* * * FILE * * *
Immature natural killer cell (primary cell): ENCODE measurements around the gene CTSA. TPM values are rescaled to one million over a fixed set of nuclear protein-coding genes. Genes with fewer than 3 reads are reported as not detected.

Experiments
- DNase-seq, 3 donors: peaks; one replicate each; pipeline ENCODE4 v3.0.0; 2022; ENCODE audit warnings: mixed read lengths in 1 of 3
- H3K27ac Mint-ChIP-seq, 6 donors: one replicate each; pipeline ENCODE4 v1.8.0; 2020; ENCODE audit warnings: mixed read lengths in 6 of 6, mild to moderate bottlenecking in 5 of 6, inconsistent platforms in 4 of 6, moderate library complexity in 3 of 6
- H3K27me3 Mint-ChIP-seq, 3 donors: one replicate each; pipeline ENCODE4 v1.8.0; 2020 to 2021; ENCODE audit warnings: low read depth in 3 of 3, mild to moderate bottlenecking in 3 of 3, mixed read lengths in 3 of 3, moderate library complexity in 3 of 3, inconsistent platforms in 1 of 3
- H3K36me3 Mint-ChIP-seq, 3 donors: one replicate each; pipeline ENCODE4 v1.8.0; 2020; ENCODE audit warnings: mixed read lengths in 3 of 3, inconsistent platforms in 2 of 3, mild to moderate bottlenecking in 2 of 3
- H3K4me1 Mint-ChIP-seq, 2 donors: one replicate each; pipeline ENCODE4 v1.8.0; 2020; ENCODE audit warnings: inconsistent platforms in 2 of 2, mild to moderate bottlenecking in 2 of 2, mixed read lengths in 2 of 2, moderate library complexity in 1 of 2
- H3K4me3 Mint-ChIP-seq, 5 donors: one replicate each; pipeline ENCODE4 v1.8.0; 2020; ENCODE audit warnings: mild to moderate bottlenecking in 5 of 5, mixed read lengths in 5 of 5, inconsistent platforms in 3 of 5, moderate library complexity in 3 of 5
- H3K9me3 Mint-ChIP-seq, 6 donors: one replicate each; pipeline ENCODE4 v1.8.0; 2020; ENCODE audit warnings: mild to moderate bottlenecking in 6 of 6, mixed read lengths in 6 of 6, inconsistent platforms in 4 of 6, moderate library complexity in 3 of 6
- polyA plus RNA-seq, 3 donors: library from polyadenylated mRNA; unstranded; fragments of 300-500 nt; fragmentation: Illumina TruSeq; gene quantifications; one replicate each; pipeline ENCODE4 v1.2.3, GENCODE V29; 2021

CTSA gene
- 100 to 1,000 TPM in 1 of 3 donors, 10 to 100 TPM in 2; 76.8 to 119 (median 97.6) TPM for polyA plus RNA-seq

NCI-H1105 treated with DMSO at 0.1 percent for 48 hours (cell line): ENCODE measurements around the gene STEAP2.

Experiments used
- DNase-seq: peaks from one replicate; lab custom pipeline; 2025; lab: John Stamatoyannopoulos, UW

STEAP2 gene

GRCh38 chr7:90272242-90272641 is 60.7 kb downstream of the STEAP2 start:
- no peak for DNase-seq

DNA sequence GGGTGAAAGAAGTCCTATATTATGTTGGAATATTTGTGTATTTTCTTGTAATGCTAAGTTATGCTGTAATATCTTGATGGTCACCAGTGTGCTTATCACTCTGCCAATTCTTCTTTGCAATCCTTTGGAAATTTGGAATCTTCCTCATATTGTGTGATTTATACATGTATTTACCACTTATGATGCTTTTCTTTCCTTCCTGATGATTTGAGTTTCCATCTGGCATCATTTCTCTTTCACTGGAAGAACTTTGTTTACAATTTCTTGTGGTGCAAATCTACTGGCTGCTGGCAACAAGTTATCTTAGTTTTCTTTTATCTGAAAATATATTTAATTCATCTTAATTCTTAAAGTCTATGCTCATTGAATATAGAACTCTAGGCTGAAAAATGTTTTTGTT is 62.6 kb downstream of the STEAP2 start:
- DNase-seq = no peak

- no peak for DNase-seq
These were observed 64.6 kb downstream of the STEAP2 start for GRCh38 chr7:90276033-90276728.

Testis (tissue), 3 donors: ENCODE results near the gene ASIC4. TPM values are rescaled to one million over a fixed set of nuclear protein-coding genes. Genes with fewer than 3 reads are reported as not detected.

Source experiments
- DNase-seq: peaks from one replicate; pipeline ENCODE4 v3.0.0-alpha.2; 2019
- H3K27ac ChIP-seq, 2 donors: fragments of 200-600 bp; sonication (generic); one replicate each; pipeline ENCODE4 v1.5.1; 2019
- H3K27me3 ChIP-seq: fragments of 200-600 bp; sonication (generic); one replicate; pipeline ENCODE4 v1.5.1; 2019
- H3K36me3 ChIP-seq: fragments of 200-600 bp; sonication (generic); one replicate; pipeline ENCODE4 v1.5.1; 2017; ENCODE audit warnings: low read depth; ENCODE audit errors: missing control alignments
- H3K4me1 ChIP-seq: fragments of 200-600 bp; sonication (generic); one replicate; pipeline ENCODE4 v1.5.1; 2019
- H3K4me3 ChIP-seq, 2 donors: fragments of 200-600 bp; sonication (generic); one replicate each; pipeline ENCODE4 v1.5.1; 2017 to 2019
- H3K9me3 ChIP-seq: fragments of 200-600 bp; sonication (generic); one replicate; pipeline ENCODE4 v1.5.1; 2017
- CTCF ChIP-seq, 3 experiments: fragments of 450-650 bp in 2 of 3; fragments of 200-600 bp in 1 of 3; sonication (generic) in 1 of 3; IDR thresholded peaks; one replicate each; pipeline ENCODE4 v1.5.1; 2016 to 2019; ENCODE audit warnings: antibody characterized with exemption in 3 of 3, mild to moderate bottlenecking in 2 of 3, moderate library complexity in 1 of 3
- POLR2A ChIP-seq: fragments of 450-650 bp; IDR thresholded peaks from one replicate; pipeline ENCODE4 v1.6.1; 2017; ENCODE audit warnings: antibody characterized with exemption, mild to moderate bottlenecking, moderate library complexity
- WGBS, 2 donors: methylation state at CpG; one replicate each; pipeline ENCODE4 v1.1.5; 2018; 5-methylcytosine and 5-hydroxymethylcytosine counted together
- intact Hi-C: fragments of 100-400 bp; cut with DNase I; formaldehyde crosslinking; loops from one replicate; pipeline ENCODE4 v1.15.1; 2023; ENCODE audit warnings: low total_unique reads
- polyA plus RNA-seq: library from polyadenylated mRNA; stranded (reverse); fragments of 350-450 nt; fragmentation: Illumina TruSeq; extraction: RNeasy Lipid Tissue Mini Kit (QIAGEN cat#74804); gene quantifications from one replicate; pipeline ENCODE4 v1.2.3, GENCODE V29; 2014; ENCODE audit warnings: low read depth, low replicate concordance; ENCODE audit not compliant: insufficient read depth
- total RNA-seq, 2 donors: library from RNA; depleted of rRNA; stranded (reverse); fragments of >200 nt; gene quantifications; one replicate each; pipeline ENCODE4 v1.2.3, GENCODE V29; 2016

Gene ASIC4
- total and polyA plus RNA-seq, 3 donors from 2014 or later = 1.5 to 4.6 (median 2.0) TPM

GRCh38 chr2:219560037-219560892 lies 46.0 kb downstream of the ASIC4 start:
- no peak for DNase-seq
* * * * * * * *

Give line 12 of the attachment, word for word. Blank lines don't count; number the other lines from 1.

- 100 to 1,000 TPM in 1 of 3 donors, 10 to 100 TPM in 2; 76.8 to 119 (median 97.6) TPM for polyA plus RNA-seq